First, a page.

Leadership, EQ and Enhanced C-IQ Coach

What Do We Want

In an earlier article titled ‘Nature of Change’ I had quoted Dr. Norman Doidge that “the brain changes itself” and said ‘so why not change it the way we want’. The central question then is ‘What do we want?” I find this the main problem with many people and till recent years with myself. Very few are clear in what they want. Their confusion is compounded by what others, in their life, want. Hence, the question “What do I really want”? becomes the key not only to change but to happiness.

Dr. Steven Reiss has, after extensive research, distilled all human wants to sixteen basic desires. This seminal work turned on its head the Freudian theory and its variants that pleasure and pain is every thing. I do not want to list the sixteen basic desires here. You may read his book “Who Am I?”. What is important to note that these desires are universal and cut across countries, cultures, communities, cults, everything. They are primordial in their origin and have different evolutionary history. And, they are totally independent of each other. One word of caution to the more curious that the names given to each desire should not be taken in their strict dictionary meaning. The name is so selected, for want of better, as to include many similar wants. Let us the take the desire “Acceptance”. This includes, desires like to be included, approved, acknowledged, to belong etc. Interestingly this is an overarching desire. Dr. Reiss goes on to say that ‘ what we want is what we value and what we value is what we want’. All other values are what society wants us to value. These desires, wants or values make us strive to satisfy them hence, there is a drive in them, they motivate us. These motivations are our ‘end’ motivations and distinguished from ‘mean’ motivations. Mean motivations are as their name suggests are means to the end motivations.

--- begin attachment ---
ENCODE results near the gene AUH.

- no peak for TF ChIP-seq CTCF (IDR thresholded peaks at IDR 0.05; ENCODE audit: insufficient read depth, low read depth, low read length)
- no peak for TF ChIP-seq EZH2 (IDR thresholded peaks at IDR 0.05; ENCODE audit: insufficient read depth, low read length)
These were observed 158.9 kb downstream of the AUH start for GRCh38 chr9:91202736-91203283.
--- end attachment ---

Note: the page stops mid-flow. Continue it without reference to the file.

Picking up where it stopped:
Research tells us that emotions and feelings have energy in them to drive us. To conclude that each of these basic desires has an emotion attached to it would not be amiss. The intensity of an emotions is an answer to our needs.

Knowing and understanding all these, wants, values, desires, emotions, and their intensities therefore become important when we want to make a change we want.

So the question is how do we find out what and how much we want. Reiss Motivational Profile and some other online tests are available on the internet. The result of any on these can be a starting point to discover what we want. This will, to a large extent, unravel the mystery of why we behave in a certain way and why not in another. Satisfying our desires gives us value based happiness and not just transitory pleasure. This joy can be recalled later. We need to find ways to satisfy more than one desire, whenever possible, to be more effective with ourselves.

It is not that all of us have all the sixteen desires and even those that we have vary in their intensity. Some we may have in the negative, meaning we strive to avoid the desire and this avoidance can vary in its intensity too. In this way we differ from each other.

As these basic motivations are attached to what we want they are intrinsic as opposed to being extrinsic. This leads us to a very important subject dealt by Daniel Pink in his book titled Drive.

The passion in life or what we love to do, that we all are searching for, to give a meaning to our lives, can be found in our desires, our values, our intrinsic motivations.

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